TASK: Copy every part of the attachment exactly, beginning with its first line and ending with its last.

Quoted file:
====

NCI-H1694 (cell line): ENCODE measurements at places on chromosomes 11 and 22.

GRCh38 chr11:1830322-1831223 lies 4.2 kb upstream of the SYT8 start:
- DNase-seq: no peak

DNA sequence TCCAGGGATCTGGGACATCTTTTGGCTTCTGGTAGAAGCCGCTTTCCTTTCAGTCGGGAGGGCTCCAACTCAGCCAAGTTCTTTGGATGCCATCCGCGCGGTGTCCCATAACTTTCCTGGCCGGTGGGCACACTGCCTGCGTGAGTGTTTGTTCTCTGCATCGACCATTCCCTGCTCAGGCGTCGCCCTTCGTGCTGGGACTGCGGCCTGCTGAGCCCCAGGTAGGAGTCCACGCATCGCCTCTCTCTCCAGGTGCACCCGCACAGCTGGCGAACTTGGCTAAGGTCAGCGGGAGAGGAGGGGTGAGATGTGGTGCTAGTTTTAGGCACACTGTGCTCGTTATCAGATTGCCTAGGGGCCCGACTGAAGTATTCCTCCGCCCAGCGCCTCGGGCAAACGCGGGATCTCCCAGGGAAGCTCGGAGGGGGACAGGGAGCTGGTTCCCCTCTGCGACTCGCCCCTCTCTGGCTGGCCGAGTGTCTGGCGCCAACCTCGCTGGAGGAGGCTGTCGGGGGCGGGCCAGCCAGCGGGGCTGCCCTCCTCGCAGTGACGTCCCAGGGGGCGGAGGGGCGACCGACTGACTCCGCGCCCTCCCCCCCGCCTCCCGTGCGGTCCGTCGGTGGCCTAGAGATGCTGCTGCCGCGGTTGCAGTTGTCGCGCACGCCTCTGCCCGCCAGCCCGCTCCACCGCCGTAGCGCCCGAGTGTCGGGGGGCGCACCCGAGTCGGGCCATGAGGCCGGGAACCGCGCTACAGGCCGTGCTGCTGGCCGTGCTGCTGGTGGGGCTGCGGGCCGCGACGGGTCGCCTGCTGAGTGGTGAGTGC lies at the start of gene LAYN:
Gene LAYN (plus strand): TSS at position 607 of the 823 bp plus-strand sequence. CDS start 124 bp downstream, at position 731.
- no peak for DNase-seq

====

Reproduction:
NCI-H1694 (cell line): ENCODE measurements at places on chromosomes 11 and 22.

GRCh38 chr11:1830322-1831223 lies 4.2 kb upstream of the SYT8 start:
- DNase-seq: no peak

DNA sequence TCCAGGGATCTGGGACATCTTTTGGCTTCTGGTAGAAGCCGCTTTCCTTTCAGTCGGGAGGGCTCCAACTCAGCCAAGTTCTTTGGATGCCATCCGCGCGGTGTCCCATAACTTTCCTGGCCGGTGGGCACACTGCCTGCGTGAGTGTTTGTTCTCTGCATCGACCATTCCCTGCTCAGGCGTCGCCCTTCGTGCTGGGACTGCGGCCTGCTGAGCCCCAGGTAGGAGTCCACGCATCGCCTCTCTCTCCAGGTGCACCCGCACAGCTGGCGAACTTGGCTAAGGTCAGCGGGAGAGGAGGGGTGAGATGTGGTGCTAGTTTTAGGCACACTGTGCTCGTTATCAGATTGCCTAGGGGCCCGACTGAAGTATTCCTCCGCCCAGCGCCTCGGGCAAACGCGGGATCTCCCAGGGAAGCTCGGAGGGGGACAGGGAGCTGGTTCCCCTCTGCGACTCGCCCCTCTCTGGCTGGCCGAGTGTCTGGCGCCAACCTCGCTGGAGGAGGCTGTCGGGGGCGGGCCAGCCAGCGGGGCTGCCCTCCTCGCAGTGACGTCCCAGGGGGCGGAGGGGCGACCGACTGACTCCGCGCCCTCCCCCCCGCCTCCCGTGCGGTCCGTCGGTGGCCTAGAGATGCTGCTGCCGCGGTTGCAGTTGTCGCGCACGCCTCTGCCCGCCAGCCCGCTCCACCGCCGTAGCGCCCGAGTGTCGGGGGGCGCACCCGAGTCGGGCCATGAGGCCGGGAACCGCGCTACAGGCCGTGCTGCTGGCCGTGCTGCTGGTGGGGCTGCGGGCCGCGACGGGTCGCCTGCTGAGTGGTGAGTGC lies at the start of gene LAYN:
Gene LAYN (plus strand): TSS at position 607 of the 823 bp plus-strand sequence. CDS start 124 bp downstream, at position 731.
- no peak for DNase-seq